Q. How should I decide which dry cleaner to use?

Professional dry cleaners are responsible individuals who care about their customer, the environment, and their employees.

Look for a cleaner who is part of professional associations.

Associations provide relevant information to their members about fashions and fabrics, the latest in equipment, laws and regulations pertaining to the garment care industry. Organizations like the Ontario Fabricare Association and the Drycleaners & Launderers Institute send out newsletters and trade magazines filled with important information to keep a good cleaner abreast of industry developments.

Look for a Certified Environmental cleaner.

Environmental rules and regulations are a prime concern to every professional dry cleaner. If a cleaner displays an OFA decal on the door or window, you know he/she is a Certified Environmental Cleaner.

Attention to detail is important.

Does the Dry Cleaner remove the stain without damaging the garment? Does he give an explanation if the stain is not removed? If you request special treatment (extra starch, etc.) are your wishes carried out? Professionals know you are the reason they are in business, and treat you accordingly.

Don't be dismayed by a request for a release form to be signed.

Care labels are sewn in garments by the manufacturer to provide information about fabric content and a suitable method for cleaning the garment. There are occasions when a cleaner will ask a customer to sign a release form. This may be due to a missing care label, or trim that is not covered by the information on the care label. The request reflects the care the cleaner is taking with your garment -- they've read the label, know what they're doing, but can't control situations that might arise from manufactured difficulties.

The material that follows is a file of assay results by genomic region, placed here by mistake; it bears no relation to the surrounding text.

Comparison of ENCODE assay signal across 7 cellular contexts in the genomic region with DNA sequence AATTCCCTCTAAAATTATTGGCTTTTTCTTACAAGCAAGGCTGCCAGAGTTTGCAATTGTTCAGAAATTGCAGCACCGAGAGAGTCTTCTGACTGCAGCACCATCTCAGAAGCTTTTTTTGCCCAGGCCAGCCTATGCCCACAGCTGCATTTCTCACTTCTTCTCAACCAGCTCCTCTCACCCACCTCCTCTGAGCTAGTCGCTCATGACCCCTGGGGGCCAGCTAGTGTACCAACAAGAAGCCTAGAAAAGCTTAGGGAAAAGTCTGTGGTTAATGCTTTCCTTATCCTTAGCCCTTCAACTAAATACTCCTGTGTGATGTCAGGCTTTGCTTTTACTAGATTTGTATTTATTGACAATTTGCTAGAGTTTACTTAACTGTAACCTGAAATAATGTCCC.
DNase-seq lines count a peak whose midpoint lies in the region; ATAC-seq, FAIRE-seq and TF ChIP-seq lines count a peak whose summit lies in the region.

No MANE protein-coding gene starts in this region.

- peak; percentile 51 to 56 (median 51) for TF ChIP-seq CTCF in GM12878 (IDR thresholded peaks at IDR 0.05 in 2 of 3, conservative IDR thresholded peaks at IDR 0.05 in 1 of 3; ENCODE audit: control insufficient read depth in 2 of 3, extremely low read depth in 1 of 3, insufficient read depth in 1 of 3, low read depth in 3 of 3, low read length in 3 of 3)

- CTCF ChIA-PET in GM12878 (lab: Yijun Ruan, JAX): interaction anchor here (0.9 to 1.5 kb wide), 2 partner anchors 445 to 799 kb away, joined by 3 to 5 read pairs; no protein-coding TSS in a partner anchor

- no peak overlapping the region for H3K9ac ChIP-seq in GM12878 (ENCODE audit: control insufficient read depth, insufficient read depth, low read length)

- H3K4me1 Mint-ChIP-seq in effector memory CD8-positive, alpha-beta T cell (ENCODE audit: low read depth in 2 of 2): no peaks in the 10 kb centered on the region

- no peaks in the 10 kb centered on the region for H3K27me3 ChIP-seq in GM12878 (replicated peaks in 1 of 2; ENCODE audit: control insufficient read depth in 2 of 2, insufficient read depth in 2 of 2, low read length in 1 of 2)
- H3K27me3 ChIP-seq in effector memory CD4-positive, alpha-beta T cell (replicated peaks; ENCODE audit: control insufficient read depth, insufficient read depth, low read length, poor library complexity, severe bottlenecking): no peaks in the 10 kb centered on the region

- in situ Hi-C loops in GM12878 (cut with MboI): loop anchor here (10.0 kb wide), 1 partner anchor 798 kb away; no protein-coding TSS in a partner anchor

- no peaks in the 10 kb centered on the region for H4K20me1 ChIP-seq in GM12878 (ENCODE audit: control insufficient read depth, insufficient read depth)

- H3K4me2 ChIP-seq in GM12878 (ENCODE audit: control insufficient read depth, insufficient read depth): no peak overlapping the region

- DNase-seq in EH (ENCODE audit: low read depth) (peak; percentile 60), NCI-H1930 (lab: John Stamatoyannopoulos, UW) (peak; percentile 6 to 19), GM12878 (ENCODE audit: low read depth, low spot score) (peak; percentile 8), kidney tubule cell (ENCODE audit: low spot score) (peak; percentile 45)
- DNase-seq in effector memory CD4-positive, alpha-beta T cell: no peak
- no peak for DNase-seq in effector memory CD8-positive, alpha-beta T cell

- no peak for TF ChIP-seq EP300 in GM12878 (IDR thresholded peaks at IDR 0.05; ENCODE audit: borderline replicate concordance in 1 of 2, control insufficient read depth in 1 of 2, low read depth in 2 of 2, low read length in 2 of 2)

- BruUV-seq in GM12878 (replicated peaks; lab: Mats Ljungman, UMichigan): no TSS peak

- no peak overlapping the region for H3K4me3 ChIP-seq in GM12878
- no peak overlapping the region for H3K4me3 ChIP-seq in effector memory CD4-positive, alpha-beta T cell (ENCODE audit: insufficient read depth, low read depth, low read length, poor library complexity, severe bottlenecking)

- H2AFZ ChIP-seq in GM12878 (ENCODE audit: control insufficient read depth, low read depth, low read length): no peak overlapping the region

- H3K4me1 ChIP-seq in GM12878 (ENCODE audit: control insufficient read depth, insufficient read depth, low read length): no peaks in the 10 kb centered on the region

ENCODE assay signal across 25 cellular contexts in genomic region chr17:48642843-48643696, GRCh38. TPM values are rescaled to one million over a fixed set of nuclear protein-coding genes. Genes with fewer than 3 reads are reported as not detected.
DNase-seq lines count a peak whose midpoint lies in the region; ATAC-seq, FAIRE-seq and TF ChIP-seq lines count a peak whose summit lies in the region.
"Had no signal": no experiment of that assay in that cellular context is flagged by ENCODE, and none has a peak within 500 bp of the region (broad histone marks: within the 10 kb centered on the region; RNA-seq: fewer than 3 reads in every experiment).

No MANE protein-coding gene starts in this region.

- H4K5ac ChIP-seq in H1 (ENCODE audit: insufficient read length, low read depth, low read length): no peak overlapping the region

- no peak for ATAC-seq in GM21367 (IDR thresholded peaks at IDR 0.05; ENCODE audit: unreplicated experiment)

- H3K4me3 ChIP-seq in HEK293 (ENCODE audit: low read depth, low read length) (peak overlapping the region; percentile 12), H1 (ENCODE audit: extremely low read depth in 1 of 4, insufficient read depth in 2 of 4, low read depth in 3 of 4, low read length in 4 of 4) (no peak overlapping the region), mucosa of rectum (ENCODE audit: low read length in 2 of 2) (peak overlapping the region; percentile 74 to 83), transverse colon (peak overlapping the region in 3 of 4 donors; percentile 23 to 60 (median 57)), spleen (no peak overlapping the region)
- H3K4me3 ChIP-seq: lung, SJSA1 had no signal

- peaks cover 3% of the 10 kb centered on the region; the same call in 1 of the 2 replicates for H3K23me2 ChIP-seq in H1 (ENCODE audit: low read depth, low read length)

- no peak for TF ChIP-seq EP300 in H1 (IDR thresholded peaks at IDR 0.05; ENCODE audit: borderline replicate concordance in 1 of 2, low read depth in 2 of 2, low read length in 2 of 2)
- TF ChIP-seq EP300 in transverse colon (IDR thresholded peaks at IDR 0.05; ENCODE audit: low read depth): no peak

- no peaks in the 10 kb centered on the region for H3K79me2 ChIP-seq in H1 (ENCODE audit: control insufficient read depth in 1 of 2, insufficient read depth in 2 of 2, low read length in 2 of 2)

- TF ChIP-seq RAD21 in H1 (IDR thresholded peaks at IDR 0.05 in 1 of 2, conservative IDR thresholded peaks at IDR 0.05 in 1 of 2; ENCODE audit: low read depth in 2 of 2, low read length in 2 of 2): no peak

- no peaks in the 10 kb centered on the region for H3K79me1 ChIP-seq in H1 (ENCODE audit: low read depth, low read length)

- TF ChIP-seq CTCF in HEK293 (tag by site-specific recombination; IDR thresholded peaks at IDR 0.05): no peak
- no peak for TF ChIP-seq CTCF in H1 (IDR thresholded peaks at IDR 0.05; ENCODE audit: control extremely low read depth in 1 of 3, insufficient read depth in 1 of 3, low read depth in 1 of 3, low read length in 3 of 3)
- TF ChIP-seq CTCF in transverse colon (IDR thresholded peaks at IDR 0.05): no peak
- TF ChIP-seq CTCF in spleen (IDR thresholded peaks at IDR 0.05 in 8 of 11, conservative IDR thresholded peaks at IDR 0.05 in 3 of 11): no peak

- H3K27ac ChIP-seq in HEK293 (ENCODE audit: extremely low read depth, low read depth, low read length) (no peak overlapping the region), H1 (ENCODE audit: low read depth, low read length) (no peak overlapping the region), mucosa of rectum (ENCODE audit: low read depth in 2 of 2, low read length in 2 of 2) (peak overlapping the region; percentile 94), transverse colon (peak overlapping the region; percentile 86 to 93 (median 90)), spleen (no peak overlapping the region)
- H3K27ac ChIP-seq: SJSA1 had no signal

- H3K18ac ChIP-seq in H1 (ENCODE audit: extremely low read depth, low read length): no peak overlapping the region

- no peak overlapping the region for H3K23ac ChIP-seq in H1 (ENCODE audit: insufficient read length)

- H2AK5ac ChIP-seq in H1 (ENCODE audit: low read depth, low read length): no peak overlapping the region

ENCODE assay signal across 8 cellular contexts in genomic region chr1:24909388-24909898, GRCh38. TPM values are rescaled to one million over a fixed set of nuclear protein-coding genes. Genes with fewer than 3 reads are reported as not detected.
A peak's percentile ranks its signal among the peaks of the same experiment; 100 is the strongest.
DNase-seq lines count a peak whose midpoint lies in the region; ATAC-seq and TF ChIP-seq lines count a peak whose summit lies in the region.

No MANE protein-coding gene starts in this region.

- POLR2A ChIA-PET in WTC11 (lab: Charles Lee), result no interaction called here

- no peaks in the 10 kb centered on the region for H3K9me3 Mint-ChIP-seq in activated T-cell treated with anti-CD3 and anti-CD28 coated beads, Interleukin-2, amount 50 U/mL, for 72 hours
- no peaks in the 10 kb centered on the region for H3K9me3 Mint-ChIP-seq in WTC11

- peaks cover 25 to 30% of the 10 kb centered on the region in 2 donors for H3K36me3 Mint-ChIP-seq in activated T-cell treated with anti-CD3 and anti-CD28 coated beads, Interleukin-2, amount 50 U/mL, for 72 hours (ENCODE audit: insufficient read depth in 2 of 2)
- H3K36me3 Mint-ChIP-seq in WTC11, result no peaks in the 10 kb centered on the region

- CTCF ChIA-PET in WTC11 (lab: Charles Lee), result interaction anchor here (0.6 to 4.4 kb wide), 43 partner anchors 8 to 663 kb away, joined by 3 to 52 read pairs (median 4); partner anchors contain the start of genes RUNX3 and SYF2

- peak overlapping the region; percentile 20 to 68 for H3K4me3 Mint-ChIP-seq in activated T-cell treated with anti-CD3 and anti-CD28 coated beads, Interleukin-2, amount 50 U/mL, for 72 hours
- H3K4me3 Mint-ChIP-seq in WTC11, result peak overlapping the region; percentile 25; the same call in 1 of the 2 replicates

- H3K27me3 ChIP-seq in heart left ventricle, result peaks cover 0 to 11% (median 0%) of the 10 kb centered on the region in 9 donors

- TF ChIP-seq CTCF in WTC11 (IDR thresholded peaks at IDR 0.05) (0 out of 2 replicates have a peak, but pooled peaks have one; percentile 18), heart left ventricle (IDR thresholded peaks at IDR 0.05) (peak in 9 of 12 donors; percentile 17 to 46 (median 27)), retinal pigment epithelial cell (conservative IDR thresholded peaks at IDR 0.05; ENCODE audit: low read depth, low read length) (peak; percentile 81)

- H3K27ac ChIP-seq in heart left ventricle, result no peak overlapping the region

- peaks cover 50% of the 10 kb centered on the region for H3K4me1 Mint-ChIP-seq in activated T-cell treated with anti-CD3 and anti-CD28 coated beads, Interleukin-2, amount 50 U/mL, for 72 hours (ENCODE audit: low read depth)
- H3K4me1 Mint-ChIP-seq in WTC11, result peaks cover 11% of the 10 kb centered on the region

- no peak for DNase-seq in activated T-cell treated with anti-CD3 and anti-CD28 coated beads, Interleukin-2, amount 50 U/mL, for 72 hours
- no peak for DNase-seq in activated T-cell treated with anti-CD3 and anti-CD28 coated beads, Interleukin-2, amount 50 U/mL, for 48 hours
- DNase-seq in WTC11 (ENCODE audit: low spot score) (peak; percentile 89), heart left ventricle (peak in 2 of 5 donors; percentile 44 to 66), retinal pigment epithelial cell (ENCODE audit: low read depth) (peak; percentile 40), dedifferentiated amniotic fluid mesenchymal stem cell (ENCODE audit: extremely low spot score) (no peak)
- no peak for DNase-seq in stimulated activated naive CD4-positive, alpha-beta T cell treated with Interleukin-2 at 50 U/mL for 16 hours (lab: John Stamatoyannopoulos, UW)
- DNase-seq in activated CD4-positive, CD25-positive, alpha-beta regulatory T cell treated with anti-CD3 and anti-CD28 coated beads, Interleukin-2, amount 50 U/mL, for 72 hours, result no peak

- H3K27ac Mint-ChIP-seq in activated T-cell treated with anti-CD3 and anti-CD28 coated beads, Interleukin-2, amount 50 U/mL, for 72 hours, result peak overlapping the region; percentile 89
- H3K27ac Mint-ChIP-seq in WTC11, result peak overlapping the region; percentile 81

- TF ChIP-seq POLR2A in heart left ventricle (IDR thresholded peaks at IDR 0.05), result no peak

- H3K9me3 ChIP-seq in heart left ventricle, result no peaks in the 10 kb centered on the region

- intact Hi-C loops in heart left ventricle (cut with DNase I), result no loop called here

Look for a cleaner who is consistently doing a good job.

Garments are inspected before they are returned to the customers. There should be no damage to garments by stapling tags through fabric or labels. To prevent wrinkling, the correct number of garments and their accessories are placed in the same poly bag.

A good cleaner is a careful cleaner.

When no care label exists to determine a suitable cleaning method, a good cleaner will test the fabric on an unexposed seam or area of the item . The cleaner classifies every load by colour and material (a raincoat and a silk blouse would not be cleaned together). Sometimes this means you can't get a garment back in a couple of hours. But it does mean he/she is taking good care of it.

Cheaper isn't always better.

The biggest danger to clothes is a cleaner who tries to cut costs by cutting corners. Quality cleaners add soap and sizing to their solvent to enhance cleaning and give the clothes additional body. Be realistic in what you expect to be done for the price you are paying.

Customer service is important.

A professional dry cleaner will not make promises he/she cannot keep. If a problem does occur, they will work with you to find an equitable solution. Most dry cleaners will use an industry standard method such as the Dry Cleaners & Launderers Institute fair claims guide.